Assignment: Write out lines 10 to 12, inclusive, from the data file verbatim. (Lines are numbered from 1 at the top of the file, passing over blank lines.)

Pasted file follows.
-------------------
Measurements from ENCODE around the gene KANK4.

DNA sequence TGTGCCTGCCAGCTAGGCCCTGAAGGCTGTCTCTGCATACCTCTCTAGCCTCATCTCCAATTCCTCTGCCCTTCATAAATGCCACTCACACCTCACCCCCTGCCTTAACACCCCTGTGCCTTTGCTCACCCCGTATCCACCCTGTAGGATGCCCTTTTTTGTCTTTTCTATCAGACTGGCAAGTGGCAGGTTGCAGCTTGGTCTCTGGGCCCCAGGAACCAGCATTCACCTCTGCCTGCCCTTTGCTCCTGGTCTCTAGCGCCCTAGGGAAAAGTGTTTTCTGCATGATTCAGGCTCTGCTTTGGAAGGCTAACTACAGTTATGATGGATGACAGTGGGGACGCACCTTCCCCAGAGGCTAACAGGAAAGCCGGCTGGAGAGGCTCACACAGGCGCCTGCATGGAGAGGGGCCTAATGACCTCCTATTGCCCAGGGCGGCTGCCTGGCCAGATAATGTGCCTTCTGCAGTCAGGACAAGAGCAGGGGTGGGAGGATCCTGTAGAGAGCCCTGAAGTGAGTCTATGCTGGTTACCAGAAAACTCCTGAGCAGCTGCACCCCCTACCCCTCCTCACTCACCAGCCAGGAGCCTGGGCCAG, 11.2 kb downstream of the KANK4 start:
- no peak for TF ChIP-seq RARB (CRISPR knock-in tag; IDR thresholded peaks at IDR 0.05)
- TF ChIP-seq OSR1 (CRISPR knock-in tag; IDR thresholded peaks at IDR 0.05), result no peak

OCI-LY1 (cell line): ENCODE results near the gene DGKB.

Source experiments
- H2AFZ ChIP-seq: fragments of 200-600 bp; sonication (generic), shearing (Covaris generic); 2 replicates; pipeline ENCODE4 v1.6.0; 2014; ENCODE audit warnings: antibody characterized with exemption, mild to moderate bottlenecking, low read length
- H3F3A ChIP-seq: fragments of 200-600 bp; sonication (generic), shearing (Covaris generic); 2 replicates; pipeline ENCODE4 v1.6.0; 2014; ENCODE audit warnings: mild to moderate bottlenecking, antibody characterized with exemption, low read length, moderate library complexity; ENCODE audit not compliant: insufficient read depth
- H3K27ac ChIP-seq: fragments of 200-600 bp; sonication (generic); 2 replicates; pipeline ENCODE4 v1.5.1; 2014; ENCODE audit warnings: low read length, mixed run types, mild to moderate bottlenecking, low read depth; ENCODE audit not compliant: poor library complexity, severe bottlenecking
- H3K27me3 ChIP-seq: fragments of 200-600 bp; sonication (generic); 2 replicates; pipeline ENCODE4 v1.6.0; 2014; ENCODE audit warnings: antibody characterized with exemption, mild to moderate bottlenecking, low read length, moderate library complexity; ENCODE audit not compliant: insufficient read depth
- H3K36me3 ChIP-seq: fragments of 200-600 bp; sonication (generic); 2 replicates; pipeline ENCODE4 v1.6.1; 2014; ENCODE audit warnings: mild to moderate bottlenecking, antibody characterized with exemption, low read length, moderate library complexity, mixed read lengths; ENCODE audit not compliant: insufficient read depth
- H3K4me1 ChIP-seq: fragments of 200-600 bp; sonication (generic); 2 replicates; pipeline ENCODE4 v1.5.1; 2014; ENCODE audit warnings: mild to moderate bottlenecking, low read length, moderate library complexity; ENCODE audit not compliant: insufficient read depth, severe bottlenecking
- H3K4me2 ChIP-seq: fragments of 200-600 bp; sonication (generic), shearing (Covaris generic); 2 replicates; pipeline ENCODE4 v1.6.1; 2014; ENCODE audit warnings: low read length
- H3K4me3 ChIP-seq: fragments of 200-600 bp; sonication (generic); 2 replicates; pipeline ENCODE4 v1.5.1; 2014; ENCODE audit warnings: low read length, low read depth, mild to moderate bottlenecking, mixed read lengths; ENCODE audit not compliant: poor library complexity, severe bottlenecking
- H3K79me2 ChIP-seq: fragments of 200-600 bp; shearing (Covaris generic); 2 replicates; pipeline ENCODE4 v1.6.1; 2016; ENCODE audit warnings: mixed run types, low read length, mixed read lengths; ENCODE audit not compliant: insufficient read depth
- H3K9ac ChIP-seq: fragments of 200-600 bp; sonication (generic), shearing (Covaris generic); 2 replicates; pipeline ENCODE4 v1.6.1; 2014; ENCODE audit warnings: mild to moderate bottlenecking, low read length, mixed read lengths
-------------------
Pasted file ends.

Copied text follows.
- H3K27me3 ChIP-seq: fragments of 200-600 bp; sonication (generic); 2 replicates; pipeline ENCODE4 v1.6.0; 2014; ENCODE audit warnings: antibody characterized with exemption, mild to moderate bottlenecking, low read length, moderate library complexity; ENCODE audit not compliant: insufficient read depth
- H3K36me3 ChIP-seq: fragments of 200-600 bp; sonication (generic); 2 replicates; pipeline ENCODE4 v1.6.1; 2014; ENCODE audit warnings: mild to moderate bottlenecking, antibody characterized with exemption, low read length, moderate library complexity, mixed read lengths; ENCODE audit not compliant: insufficient read depth
- H3K4me1 ChIP-seq: fragments of 200-600 bp; sonication (generic); 2 replicates; pipeline ENCODE4 v1.5.1; 2014; ENCODE audit warnings: mild to moderate bottlenecking, low read length, moderate library complexity; ENCODE audit not compliant: insufficient read depth, severe bottlenecking